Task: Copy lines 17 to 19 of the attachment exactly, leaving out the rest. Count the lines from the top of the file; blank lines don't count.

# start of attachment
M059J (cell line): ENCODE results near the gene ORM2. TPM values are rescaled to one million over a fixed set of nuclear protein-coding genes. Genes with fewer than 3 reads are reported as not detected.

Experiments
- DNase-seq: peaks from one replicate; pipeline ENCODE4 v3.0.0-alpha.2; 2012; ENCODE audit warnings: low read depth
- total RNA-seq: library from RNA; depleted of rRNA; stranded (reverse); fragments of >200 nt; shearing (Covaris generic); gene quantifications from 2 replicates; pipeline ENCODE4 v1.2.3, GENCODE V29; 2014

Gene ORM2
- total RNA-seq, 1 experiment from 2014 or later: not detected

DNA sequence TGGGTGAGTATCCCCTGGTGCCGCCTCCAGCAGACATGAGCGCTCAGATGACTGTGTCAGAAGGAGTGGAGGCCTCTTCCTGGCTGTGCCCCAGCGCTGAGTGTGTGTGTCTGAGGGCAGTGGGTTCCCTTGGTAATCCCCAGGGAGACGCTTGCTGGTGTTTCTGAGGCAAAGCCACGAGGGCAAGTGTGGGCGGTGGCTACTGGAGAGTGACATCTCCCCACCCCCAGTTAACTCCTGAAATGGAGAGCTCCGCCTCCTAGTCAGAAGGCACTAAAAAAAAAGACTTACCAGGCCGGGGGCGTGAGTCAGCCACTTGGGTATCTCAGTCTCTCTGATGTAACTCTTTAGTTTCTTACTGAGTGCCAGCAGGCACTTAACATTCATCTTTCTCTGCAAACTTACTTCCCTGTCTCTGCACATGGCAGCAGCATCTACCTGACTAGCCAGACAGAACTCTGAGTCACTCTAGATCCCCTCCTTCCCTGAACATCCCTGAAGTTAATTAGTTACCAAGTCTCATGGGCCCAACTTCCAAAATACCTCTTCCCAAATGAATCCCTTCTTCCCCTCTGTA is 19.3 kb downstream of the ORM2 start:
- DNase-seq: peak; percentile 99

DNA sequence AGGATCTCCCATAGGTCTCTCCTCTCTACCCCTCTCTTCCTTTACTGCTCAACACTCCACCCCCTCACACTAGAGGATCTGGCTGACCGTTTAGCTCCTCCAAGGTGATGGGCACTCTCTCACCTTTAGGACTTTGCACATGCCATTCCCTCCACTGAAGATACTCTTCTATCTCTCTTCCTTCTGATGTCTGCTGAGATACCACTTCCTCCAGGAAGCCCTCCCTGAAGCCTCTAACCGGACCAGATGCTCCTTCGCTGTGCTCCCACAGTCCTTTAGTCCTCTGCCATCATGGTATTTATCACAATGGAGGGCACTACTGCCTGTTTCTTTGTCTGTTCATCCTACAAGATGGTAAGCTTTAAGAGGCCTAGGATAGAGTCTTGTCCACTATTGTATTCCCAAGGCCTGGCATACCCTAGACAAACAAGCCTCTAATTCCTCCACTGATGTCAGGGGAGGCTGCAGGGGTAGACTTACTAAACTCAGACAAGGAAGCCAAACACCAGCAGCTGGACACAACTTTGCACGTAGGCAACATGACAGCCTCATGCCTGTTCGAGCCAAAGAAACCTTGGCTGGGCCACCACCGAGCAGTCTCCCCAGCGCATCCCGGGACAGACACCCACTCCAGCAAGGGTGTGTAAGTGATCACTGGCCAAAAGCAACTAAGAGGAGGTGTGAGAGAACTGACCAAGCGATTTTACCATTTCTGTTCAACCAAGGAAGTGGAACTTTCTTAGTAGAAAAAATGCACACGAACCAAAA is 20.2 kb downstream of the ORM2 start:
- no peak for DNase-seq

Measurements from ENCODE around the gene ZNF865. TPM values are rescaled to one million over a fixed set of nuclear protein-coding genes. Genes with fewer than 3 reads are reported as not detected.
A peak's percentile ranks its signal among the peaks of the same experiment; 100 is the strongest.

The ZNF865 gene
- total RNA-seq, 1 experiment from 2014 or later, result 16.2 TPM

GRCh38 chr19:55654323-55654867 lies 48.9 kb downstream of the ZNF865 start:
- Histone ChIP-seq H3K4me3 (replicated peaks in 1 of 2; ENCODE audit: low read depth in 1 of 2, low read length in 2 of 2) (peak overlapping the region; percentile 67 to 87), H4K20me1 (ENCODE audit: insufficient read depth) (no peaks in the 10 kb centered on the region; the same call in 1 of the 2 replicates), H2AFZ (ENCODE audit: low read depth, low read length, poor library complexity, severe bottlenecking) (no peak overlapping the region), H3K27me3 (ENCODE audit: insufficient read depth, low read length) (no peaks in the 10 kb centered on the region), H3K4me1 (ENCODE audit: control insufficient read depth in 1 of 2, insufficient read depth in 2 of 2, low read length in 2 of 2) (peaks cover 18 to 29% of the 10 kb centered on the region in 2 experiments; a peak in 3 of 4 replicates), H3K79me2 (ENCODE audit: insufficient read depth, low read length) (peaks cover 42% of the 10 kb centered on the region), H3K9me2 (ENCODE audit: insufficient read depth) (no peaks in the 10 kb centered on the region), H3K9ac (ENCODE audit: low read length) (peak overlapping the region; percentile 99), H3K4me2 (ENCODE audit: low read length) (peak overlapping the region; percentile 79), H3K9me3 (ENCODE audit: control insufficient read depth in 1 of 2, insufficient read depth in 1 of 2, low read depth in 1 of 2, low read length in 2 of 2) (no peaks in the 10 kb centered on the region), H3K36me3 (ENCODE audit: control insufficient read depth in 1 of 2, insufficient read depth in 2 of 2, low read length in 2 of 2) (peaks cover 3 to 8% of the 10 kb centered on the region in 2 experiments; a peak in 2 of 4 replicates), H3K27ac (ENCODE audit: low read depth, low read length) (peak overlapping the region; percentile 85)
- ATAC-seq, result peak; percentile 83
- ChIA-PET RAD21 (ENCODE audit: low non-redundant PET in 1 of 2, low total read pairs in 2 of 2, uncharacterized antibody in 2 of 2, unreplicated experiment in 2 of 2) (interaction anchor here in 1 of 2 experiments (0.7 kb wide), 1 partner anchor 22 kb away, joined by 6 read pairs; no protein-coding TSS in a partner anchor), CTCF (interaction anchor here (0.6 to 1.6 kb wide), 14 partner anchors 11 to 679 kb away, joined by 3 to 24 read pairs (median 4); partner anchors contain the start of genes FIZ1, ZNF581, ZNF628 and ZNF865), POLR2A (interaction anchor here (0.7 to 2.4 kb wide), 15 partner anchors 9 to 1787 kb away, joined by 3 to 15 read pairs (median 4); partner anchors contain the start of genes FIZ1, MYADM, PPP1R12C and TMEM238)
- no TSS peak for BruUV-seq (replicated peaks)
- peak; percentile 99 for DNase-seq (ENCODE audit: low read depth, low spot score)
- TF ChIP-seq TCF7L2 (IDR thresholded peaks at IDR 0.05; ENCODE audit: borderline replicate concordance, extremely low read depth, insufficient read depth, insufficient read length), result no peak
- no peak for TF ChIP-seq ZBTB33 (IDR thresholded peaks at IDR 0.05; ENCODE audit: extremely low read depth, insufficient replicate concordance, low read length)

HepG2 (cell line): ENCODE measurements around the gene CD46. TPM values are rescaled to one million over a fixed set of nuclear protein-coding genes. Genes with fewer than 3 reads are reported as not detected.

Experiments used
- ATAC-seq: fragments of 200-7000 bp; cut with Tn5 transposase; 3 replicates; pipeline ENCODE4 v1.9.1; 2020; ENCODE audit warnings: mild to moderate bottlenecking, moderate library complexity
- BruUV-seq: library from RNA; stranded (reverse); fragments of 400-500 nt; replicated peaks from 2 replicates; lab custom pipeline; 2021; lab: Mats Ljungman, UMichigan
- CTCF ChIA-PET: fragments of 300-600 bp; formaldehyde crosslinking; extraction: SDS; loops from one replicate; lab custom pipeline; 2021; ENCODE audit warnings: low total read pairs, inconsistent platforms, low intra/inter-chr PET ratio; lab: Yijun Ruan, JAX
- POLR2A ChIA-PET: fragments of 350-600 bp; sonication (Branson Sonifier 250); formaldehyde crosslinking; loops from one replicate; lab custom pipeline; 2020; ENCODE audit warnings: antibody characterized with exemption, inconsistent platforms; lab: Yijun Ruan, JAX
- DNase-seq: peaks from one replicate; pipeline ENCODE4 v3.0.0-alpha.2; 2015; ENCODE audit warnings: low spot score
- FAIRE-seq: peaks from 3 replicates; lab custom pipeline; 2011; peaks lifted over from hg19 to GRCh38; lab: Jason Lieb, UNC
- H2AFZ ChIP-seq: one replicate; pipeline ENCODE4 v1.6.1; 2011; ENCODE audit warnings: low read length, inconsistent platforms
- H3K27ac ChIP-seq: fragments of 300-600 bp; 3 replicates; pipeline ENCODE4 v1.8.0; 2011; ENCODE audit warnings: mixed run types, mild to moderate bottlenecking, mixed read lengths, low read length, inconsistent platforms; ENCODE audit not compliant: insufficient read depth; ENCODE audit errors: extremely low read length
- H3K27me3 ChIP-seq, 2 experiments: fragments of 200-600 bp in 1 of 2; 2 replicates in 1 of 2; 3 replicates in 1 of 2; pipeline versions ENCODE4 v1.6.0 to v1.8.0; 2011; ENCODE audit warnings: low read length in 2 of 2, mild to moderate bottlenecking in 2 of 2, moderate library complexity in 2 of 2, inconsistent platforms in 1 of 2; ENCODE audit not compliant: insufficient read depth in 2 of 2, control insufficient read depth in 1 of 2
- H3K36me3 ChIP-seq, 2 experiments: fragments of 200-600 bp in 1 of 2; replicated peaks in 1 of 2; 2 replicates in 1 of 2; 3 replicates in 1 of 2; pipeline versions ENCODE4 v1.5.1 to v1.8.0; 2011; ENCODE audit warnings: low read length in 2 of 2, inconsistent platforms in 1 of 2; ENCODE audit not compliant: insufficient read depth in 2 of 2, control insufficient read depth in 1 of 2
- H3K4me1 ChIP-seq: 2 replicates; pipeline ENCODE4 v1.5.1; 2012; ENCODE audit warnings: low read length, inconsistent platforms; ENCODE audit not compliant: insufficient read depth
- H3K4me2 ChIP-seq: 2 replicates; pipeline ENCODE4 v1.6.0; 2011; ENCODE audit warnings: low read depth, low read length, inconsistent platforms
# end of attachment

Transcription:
- ATAC-seq, result peak; percentile 83
- ChIA-PET RAD21 (ENCODE audit: low non-redundant PET in 1 of 2, low total read pairs in 2 of 2, uncharacterized antibody in 2 of 2, unreplicated experiment in 2 of 2) (interaction anchor here in 1 of 2 experiments (0.7 kb wide), 1 partner anchor 22 kb away, joined by 6 read pairs; no protein-coding TSS in a partner anchor), CTCF (interaction anchor here (0.6 to 1.6 kb wide), 14 partner anchors 11 to 679 kb away, joined by 3 to 24 read pairs (median 4); partner anchors contain the start of genes FIZ1, ZNF581, ZNF628 and ZNF865), POLR2A (interaction anchor here (0.7 to 2.4 kb wide), 15 partner anchors 9 to 1787 kb away, joined by 3 to 15 read pairs (median 4); partner anchors contain the start of genes FIZ1, MYADM, PPP1R12C and TMEM238)
- no TSS peak for BruUV-seq (replicated peaks)